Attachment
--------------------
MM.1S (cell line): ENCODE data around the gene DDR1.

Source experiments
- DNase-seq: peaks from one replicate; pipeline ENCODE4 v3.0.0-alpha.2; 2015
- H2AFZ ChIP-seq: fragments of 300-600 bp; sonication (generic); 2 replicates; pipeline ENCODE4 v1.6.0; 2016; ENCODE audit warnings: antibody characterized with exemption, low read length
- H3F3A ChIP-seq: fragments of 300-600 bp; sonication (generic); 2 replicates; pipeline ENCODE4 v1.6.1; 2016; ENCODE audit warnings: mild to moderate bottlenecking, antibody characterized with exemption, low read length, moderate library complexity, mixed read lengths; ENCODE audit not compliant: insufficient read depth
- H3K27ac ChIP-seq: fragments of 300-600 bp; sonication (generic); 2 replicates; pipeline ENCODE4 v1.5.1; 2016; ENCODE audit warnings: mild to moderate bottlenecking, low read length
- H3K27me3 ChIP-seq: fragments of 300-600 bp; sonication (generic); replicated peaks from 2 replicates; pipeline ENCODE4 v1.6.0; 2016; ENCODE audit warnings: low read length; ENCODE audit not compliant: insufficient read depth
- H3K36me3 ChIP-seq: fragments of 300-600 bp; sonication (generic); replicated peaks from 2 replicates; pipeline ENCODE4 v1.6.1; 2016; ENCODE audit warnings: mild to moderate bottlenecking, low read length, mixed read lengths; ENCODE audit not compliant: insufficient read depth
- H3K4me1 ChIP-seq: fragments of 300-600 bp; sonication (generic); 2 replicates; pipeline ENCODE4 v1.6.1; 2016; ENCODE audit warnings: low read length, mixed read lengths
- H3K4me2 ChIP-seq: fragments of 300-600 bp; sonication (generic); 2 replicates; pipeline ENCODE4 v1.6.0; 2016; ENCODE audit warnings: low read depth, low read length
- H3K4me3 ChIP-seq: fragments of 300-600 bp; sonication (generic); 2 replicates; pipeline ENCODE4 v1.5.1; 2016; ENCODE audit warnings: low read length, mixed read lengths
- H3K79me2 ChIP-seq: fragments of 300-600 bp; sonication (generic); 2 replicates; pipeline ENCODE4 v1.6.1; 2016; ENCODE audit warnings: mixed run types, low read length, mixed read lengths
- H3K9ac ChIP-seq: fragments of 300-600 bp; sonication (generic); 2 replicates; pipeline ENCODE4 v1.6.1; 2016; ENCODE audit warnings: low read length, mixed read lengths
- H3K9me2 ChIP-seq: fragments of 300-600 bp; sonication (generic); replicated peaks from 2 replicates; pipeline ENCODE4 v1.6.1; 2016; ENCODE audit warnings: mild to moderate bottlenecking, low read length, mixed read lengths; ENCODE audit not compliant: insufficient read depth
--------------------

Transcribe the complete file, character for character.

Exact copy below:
MM.1S (cell line): ENCODE data around the gene DDR1.

Source experiments
- DNase-seq: peaks from one replicate; pipeline ENCODE4 v3.0.0-alpha.2; 2015
- H2AFZ ChIP-seq: fragments of 300-600 bp; sonication (generic); 2 replicates; pipeline ENCODE4 v1.6.0; 2016; ENCODE audit warnings: antibody characterized with exemption, low read length
- H3F3A ChIP-seq: fragments of 300-600 bp; sonication (generic); 2 replicates; pipeline ENCODE4 v1.6.1; 2016; ENCODE audit warnings: mild to moderate bottlenecking, antibody characterized with exemption, low read length, moderate library complexity, mixed read lengths; ENCODE audit not compliant: insufficient read depth
- H3K27ac ChIP-seq: fragments of 300-600 bp; sonication (generic); 2 replicates; pipeline ENCODE4 v1.5.1; 2016; ENCODE audit warnings: mild to moderate bottlenecking, low read length
- H3K27me3 ChIP-seq: fragments of 300-600 bp; sonication (generic); replicated peaks from 2 replicates; pipeline ENCODE4 v1.6.0; 2016; ENCODE audit warnings: low read length; ENCODE audit not compliant: insufficient read depth
- H3K36me3 ChIP-seq: fragments of 300-600 bp; sonication (generic); replicated peaks from 2 replicates; pipeline ENCODE4 v1.6.1; 2016; ENCODE audit warnings: mild to moderate bottlenecking, low read length, mixed read lengths; ENCODE audit not compliant: insufficient read depth
- H3K4me1 ChIP-seq: fragments of 300-600 bp; sonication (generic); 2 replicates; pipeline ENCODE4 v1.6.1; 2016; ENCODE audit warnings: low read length, mixed read lengths
- H3K4me2 ChIP-seq: fragments of 300-600 bp; sonication (generic); 2 replicates; pipeline ENCODE4 v1.6.0; 2016; ENCODE audit warnings: low read depth, low read length
- H3K4me3 ChIP-seq: fragments of 300-600 bp; sonication (generic); 2 replicates; pipeline ENCODE4 v1.5.1; 2016; ENCODE audit warnings: low read length, mixed read lengths
- H3K79me2 ChIP-seq: fragments of 300-600 bp; sonication (generic); 2 replicates; pipeline ENCODE4 v1.6.1; 2016; ENCODE audit warnings: mixed run types, low read length, mixed read lengths
- H3K9ac ChIP-seq: fragments of 300-600 bp; sonication (generic); 2 replicates; pipeline ENCODE4 v1.6.1; 2016; ENCODE audit warnings: low read length, mixed read lengths
- H3K9me2 ChIP-seq: fragments of 300-600 bp; sonication (generic); replicated peaks from 2 replicates; pipeline ENCODE4 v1.6.1; 2016; ENCODE audit warnings: mild to moderate bottlenecking, low read length, mixed read lengths; ENCODE audit not compliant: insufficient read depth